Interview With An Infidel (Pt 1)

I had skirted this stretch of ruins on Interstate 40 many times but never had a sane reason for actually driving ON it. Why would anyone risk total vehicular annihilation by purposely traversing what used to be blacktop and concrete? To me, it appeared more like a large footpath composed of loose fitting flagstones that stretched for miles across the Mojave. I could not even fathom the fact that desperate families actually ventured west through this desolation looking for a better life in beat up Models T’s. I chuckled a little to myself as I pictured Granny and Ellie May sitting in the back with all their worldly possessions, Jethro and Uncle Jed in the front.
This guy was off the grid alright; way off.

I glanced at the gps on my phone to see just how much farther Cadiz was. What kind of a name was that? From what I read online, it was just an agro green spot slash former railroad stop out in the middle of nowhere. It wasn’t actually on Rt 66, but on a side road just south of the highway. How good could that road be? Fortunately, I didn’t have to venture down that one as I was told to meet him at the Road Runner’s Retreat , a deserted restaurant on 66. How quaint. I squinted at my Motorola….. about fifteen more miles…

I glanced at my empty Evian bottle and decided to pull in at the next truckstop to grab a couple more. You never know out here in the middle of….well…. nothing..that’s what it was, absolutely nothing!
This had better be worth it! This crackpot vigilante being hyped as the “Infidel Warrior” on so many other blogs had really begun to get under my skin…. and in this heat, it was giving me a rash.

Making a jog to the left to cross the ever present railroad tracks, I spotted some buildings. Ah, a little bit of civilization. Amboy, the sign said. Emblazoned in that thick, white crosswalk paint, on the middle of the road, was the Rt 66 shield. I’ll bet it took a good three hours or so to paint it, but I was certain they didn’t have to reroute any traffic to do it.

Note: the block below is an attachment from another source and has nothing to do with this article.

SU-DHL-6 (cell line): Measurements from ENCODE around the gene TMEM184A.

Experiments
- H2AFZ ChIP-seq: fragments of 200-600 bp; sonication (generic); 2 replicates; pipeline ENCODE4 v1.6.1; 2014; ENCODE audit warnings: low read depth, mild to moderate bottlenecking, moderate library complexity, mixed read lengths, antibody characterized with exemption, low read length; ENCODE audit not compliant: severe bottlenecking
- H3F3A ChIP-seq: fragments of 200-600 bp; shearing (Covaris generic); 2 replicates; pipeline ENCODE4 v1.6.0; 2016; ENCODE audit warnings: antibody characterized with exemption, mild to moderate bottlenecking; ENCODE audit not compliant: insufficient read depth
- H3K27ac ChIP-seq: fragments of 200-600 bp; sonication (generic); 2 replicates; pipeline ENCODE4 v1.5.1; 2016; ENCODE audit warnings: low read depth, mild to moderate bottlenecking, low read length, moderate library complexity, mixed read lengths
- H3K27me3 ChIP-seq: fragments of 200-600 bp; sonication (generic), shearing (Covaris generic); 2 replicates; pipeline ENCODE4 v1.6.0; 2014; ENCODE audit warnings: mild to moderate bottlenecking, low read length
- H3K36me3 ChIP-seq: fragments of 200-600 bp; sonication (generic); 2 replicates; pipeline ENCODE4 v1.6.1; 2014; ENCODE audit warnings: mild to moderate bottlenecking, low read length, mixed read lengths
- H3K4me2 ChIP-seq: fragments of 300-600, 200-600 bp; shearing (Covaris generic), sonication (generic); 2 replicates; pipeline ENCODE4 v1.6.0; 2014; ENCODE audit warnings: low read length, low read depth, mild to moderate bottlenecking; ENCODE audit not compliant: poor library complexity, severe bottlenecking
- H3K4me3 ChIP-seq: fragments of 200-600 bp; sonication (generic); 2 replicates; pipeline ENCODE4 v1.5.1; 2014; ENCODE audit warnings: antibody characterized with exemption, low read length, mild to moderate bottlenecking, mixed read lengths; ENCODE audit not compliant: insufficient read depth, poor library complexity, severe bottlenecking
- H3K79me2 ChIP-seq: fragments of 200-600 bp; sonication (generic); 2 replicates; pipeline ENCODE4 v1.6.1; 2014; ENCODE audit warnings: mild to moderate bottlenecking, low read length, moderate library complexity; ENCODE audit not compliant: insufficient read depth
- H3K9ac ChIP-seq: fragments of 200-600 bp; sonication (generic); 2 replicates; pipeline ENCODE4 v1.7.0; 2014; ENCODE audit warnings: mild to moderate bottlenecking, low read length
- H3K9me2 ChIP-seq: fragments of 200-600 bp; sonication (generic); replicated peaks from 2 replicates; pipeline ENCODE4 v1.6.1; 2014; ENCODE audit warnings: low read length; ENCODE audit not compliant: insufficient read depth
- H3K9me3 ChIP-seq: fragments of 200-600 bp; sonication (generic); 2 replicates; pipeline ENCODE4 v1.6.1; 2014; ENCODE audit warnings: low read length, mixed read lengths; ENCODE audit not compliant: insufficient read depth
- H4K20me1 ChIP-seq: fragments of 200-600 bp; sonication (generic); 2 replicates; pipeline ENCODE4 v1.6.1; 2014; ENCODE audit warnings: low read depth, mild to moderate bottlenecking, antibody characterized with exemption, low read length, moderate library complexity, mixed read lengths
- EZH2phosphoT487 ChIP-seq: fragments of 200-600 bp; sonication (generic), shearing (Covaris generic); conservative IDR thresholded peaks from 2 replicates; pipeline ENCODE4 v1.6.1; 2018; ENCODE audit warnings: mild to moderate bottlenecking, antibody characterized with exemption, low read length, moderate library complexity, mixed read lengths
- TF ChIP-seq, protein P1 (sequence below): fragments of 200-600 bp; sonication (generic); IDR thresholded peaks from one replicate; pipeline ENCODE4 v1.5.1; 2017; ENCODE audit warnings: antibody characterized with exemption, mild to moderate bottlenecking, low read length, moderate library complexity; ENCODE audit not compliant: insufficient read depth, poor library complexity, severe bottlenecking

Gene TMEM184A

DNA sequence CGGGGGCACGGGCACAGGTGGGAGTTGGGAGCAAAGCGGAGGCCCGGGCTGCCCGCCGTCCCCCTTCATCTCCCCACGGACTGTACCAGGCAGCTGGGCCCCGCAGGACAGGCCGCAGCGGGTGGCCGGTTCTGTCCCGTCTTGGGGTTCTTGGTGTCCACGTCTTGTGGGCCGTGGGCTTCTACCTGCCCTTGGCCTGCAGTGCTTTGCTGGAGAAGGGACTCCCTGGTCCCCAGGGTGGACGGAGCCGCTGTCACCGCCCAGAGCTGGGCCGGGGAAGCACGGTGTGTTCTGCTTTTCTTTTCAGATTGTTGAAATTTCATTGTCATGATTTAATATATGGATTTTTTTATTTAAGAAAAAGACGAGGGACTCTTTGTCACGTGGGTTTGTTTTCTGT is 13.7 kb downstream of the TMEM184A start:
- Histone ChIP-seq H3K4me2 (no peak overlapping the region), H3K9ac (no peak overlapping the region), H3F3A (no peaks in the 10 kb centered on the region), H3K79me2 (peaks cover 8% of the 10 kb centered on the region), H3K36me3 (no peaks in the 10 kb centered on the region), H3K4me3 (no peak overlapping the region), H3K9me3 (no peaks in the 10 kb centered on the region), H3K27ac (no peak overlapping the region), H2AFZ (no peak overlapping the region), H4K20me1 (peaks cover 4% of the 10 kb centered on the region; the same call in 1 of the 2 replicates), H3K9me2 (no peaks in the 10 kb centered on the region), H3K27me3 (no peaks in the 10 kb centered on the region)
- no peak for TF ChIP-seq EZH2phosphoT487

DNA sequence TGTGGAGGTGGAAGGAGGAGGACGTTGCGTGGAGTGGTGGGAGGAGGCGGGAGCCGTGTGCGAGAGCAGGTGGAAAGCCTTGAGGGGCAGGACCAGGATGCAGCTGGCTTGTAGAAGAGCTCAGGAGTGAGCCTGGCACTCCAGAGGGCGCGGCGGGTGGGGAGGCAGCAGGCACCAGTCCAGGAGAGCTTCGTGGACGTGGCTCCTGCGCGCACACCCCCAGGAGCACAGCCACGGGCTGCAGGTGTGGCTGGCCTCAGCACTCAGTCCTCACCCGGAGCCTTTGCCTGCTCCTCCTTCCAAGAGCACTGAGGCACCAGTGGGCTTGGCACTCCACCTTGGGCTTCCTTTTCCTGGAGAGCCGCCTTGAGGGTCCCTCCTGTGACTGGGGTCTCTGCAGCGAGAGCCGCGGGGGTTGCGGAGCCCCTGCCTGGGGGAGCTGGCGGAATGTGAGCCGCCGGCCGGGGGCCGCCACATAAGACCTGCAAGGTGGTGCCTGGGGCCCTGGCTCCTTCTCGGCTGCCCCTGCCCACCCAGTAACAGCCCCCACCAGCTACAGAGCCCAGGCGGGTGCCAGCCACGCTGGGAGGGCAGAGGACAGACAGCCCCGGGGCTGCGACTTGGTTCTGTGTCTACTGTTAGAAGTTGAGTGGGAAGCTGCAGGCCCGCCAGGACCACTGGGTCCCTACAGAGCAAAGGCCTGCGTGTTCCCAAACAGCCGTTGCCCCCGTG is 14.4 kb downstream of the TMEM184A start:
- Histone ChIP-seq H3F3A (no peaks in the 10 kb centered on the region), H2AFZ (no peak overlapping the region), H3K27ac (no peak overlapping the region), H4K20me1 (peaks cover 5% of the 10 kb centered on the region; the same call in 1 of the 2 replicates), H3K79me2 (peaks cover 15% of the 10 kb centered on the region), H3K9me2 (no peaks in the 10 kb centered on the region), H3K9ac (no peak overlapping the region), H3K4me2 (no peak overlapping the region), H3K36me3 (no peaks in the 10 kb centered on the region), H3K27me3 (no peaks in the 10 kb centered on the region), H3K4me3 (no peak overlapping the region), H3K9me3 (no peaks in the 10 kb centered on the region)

My hopes for civilization and a truck stop were dashed as I pulled into the dirt driveway of “Roy’s Diner”. I pulled up to the gas pumps that stood alone under a canopy that was so high, the only shade it gave off was nowhere near the pumps it was supposed to cover. I glanced at the gas prices on the ancient, mechanical pump; $6.35 a gallon. Damn! Well, it’s not like you could run down the street to the competition.

Stepping out of the car, I noticed there was no card reader on any of the pumps. Really? At these prices, surely they could afford newer pumps. At least from the ’80’s or something! That’s when the attendant emerged from the ‘diner’. “Gonna fill it?” he said as he pulled a key from one of those old silver retractable gadgets on his belt and, giving it a twist in a hole on the side of the pump, reset all the numbers to zero. Well, almost all of them, one was hung up somewhere between the zero and the one.

“Uh, no. Put twenty in for me.” Geez, would have cost a fortune to fill it. Twenty would be enough to get me back to the real world. Without commenting on my frugality, he twisted off the gas cap and obliged me. “Pay inside.” He motioned to the diner door with his free hand without even looking up.

I stretched a bit and headed into the building. “Diner” was a misnomer. It had a small counter with the prerequisite worn out naugahyde barstools in front of it, but the prep table and grill hadn’t seen use in decades. But they did have a cooler with cold drinks. I opened the cooler door and leaned into its coolness. Ahh, brisk, baby! It was well stocked with bottled water in two sizes. And with it, Route Beer. Not a typo, it was Route 66 Route Beer. Next to that was the real gem; Mexican Coke. Not that! Coca-Cola from Mexico made with cane sugar in a glass bottle. Mmmmm. I grabbed two waters and a Coke.

That’s when I heard the Harleys.


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